1958 National Town and Country 1104

The National brand has one of the most complex histories of any 20th century instrument maker. The National Stringed Instrument Corporation merged with its sibling company in 1935 to become the National-Dobro Corporation, which was reorganized in 1942 into Valco (named for its owners initials – Victor Smith, Al Frost and Louis Dopyera). This time period also included a move from California to Chicago, the manufacture of the first resonator guitars and some of the first electrics, and a host of other firsts. After World War II, Valco completely abandoned resophonic amplification and focused increasingly on electric guitars and amps. It sold them under its own National and Supro brands, but also supplied myriad other companies with gear whose labels hid their products’ true manufacturer.

Valco’s 1950s and 1960s products are often regarded as second-tier, beginner-level instruments whose flashy looks hide a fundamentally cheap construction, poor playability and mediocre sound. This is a terribly unfair assessment, and I believe it is rooted in guitarists’ common conception that if it’s not a Gibson/Fender, it’s not up to par. Valco’s guitars are unique in many areas; some of these innovations were not altogether successful, but many were – as demonstrated by this 1958 National Town and Country.

National had produced a few solidbody guitars before the Town and Country, but they were simpler, less expensive and generally half-hearted attempts to hop onto the solidbody wagon. Their necks had huge magnesium cores that prevented warping and also increased the neck’s mass – and therefore resonance – enormously. I have never seen a Valco neck with a warp in it, except for their last guitars (1967-1968) which contained more conventional but poorly-executed adjustable truss rods. The guitars also had bolt-on necks, though they’re not easily removable like Fender’s designs (that would appear on Valco’s 1960s guitars).

The Town and Country, introduced probably in 1955, retained these features but added a good deal more. The maple body is slightly larger than the earlier guitars, and even with a flat top it resembles a Gibson Les Paul. The pickups, looking like late ‘50s Gibson humbuckers, add to this resemblance; it’s only skin-deep, though – these are single-coil pickups, though they’re remarkably resistant to hum. With their wide coils, these pickups have a rich, deep sound but still maintain plenty of twang and hot output thanks to the Alnico V magnets. The back of the guitar is covered with a layer of plastic that resists scratching better than most guitar finishes. The bridge is a height-adjustable, floating unit that is compensated for good intonation. The hardware is all nickel plated; the Town and Country’s upscale (and extremely rare) sibling the Glenwood had gold hardware.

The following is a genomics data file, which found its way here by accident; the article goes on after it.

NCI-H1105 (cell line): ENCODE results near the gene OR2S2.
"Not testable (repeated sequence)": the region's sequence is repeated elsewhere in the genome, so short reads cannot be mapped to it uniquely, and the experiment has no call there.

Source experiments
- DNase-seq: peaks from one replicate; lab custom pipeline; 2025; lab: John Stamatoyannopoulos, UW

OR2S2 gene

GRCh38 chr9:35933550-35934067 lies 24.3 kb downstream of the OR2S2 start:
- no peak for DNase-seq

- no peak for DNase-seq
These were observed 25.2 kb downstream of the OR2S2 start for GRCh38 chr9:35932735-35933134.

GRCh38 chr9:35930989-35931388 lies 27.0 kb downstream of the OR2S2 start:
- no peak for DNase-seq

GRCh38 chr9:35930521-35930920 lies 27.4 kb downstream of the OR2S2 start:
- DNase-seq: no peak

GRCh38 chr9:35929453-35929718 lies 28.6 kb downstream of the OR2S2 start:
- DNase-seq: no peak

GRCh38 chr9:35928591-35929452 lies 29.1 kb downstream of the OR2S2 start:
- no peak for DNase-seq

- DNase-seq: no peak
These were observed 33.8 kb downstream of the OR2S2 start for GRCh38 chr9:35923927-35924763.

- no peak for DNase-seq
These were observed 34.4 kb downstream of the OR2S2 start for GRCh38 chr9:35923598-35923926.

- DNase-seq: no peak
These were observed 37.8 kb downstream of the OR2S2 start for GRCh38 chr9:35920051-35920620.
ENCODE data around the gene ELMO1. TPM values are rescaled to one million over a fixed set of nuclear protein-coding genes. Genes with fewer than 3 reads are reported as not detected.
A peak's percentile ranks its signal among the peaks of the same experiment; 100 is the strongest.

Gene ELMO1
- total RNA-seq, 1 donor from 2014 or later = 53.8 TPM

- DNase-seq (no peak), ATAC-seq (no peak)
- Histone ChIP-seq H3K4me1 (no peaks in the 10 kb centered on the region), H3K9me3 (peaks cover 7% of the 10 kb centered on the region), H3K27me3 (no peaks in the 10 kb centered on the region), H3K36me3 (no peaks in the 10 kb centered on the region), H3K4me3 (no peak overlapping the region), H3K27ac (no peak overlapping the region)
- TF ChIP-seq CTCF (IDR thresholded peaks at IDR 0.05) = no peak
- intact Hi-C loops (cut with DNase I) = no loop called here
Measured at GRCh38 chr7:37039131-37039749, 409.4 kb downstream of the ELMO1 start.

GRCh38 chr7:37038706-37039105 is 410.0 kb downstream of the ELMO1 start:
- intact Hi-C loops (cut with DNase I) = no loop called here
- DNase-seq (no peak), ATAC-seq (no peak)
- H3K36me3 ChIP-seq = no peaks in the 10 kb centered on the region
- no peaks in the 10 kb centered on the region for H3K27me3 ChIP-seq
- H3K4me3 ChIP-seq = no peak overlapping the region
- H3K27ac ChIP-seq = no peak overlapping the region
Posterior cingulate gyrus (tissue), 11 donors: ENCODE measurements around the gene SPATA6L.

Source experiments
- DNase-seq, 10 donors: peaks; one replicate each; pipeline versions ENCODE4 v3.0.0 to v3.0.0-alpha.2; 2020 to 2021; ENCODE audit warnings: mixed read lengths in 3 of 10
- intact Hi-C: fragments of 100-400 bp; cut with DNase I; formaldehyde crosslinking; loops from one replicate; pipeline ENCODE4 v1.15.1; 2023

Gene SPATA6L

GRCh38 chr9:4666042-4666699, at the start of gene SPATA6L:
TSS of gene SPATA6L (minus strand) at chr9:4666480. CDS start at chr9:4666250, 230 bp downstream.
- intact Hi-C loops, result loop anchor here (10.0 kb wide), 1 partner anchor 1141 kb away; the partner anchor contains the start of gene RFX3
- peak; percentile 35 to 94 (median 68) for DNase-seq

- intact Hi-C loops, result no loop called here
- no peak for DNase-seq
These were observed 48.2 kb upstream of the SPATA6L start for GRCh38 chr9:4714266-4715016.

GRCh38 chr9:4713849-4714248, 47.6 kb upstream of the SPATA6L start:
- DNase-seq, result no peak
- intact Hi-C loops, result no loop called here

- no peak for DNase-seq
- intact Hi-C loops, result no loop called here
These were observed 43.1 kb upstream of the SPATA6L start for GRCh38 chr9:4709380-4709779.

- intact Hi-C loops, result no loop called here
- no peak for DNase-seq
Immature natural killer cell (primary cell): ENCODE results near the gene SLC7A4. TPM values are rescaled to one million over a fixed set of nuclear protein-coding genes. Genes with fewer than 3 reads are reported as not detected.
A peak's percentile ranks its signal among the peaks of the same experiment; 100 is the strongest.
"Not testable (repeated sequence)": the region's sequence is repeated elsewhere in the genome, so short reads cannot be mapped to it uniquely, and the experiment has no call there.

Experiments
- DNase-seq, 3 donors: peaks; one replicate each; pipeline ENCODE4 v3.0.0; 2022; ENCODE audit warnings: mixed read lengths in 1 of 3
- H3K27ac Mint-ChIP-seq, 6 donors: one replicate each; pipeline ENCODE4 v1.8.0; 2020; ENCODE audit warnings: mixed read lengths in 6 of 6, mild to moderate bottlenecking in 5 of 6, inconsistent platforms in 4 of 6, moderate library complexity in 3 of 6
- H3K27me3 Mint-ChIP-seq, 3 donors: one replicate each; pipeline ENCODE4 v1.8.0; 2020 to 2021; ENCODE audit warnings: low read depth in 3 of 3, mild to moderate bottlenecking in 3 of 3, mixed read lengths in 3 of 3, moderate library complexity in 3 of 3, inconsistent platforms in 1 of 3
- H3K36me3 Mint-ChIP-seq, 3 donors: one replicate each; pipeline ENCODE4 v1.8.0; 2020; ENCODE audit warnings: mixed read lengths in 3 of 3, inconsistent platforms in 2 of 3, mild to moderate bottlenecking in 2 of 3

The neck has a narrow profile that National called “super slim” – 1 5/8” at the nut, and not much wider towards the bridge, with a very soft V-shape and deep contours; this is off-putting to some who are used to the wide necks found on 1950s Gibsons, but it’s excellent for those of us with small hands. The frets are small but not microscopic, and the ends are hidden behind the neck binding; around 1959, Valco started slicing fret ends through the binding as an economy. The parallelogram fret markers harken back to the New Yorker steels of the 1930s, and an abalone square at the 12th fret ingeniously masks the screw that holds the neck to the body.

Of course, there are also the seven knobs punctuating the lower pickguard; these seem to intrigue guitarists more than any other feature. Along the bass side are volume and tone controls for the neck pickup, bridge pickup, and blended pickup position. The lever knob near the jack is the pickup selector; in typical National fashion, it goes neck-bridge-both. National was always fascinated by extra controls, and excessive numbers of knobs can be found on their instruments from the ‘30s through the ‘60s.

My guitar is mostly original; one row of tuners has been replaced, as has the pickup selector lever. The electronics are all original and function fine. There are a few dings in the finish which are somewhat obscured by the grain of the maple underneath, though some wear to the neck is visible on the back. The guitar is very playable and sounds wonderful; it has lots of attack and can easily drive an amplifier into distortion, though the clean tones sound just as good. I have the original case, which offers as much protection as any of Valco’s cases – meaning that I keep the guitar in a modern Les Paul case.